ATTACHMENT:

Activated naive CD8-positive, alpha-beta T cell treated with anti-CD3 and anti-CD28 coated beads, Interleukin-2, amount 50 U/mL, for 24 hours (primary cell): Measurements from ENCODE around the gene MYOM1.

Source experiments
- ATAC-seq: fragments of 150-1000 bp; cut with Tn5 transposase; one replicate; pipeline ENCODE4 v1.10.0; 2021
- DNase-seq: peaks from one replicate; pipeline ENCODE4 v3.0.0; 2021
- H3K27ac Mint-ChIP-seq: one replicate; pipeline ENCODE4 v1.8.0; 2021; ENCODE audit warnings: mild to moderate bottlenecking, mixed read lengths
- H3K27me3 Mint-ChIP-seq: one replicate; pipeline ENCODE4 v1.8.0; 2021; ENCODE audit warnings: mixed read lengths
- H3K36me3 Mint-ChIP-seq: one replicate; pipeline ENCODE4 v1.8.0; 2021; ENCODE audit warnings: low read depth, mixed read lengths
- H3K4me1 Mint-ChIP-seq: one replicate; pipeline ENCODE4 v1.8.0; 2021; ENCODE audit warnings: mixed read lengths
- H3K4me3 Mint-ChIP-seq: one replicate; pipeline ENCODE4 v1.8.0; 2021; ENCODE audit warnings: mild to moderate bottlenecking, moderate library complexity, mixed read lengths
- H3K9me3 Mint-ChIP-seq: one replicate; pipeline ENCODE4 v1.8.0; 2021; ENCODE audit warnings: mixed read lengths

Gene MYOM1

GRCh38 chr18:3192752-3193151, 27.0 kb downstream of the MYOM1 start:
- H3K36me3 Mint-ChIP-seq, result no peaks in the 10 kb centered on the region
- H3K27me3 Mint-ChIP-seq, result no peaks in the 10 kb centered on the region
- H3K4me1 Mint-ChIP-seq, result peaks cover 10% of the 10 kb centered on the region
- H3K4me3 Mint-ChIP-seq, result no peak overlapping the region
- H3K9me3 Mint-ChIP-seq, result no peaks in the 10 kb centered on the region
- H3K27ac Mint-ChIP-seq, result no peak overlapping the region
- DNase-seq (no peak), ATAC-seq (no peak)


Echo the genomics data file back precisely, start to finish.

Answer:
Activated naive CD8-positive, alpha-beta T cell treated with anti-CD3 and anti-CD28 coated beads, Interleukin-2, amount 50 U/mL, for 24 hours (primary cell): Measurements from ENCODE around the gene MYOM1.

Source experiments
- ATAC-seq: fragments of 150-1000 bp; cut with Tn5 transposase; one replicate; pipeline ENCODE4 v1.10.0; 2021
- DNase-seq: peaks from one replicate; pipeline ENCODE4 v3.0.0; 2021
- H3K27ac Mint-ChIP-seq: one replicate; pipeline ENCODE4 v1.8.0; 2021; ENCODE audit warnings: mild to moderate bottlenecking, mixed read lengths
- H3K27me3 Mint-ChIP-seq: one replicate; pipeline ENCODE4 v1.8.0; 2021; ENCODE audit warnings: mixed read lengths
- H3K36me3 Mint-ChIP-seq: one replicate; pipeline ENCODE4 v1.8.0; 2021; ENCODE audit warnings: low read depth, mixed read lengths
- H3K4me1 Mint-ChIP-seq: one replicate; pipeline ENCODE4 v1.8.0; 2021; ENCODE audit warnings: mixed read lengths
- H3K4me3 Mint-ChIP-seq: one replicate; pipeline ENCODE4 v1.8.0; 2021; ENCODE audit warnings: mild to moderate bottlenecking, moderate library complexity, mixed read lengths
- H3K9me3 Mint-ChIP-seq: one replicate; pipeline ENCODE4 v1.8.0; 2021; ENCODE audit warnings: mixed read lengths

Gene MYOM1

GRCh38 chr18:3192752-3193151, 27.0 kb downstream of the MYOM1 start:
- H3K36me3 Mint-ChIP-seq, result no peaks in the 10 kb centered on the region
- H3K27me3 Mint-ChIP-seq, result no peaks in the 10 kb centered on the region
- H3K4me1 Mint-ChIP-seq, result peaks cover 10% of the 10 kb centered on the region
- H3K4me3 Mint-ChIP-seq, result no peak overlapping the region
- H3K9me3 Mint-ChIP-seq, result no peaks in the 10 kb centered on the region
- H3K27ac Mint-ChIP-seq, result no peak overlapping the region
- DNase-seq (no peak), ATAC-seq (no peak)